Bell is another driver who falls into the “If he finishes the race, he’ll be a great asset” group. He has had two DNFs in 2022, but he also has two Top 10 finishes. Most importantly, his average finish at Richmond is 7.33, and he has a driver rating of 97. With an average start of 14.7, this sets up DFS players for some positional movement points worth grabbing. In addition, with Toyota’s dominance at this track and what should be an affordable salary, Bell will be in a couple of my lineups on Sunday.
Tyler Reddick (#8 Chevrolet, Richard Childress Racing)
Reddick holds onto the tenth place in the Cup standings and has quietly been improving as of late. He was a victim of tire issues early on, leading to two DNFs, but he also has three Top 10 finishes in the four races he did complete. While his driver rating in Richmond is only 75.5, he could provide a lot of value for what will most likely be a middle-of-the-road salary.
Ross Chastain (#1 Chevrolet, Trackhouse Racing Team)
Before this year at Richmond Raceway, the No. 1 car had an average starting position of 23.8 and an average finish of 22 in only four races. Considering how he has run so far in 2022, I’m willing to look past his low 62.2 driver rating and give him the benefit of the doubt at the Toyota Owners 400.
If FanDuel continues to price Chastain anywhere in the $9,000 range like last week, he is a steal and should be stolen by DFS players everywhere.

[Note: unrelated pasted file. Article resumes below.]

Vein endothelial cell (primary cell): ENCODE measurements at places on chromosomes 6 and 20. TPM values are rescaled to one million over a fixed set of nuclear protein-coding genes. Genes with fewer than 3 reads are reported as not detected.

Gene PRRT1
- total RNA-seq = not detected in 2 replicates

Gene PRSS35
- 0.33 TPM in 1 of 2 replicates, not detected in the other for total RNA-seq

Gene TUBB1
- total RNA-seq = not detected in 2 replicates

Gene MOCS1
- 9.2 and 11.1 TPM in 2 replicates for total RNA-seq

Fantasy Drivers: The Brakes
Brad Keselowski (#6 Ford, RFK Racing)
And here, we’ve reached the problem with statistics versus real life. Keselowski has the fifth-highest rating at Richmond with a glowing 107.9. He has three Top 10s, two Top 5s, and one win in the last five races. He had one additional victory here in 2014. On paper, there is no reason to avoid rostering him.
The reality is that RFK Racing has been penalized heavily for a modified-part violation, incurring a 100-point deduction, a playoff-point deduction of ten, a $100,000 fine, and a four-race crew chief suspension. With the penalty, Keselowski dropped to 34th in the Cup standings, and there is no way this situation isn’t serving as a massive distraction, even if he is a veteran driver.
Unless he somehow comes with a massive discount or qualifies in the lower 20s/early 30s, I won’t put him in many lineups.
We’ll see how the qualifiers shake out and then be back on Sunday morning with some DFS picks so we can hopefully grab some cash at the Toyota Owners 400. See you then!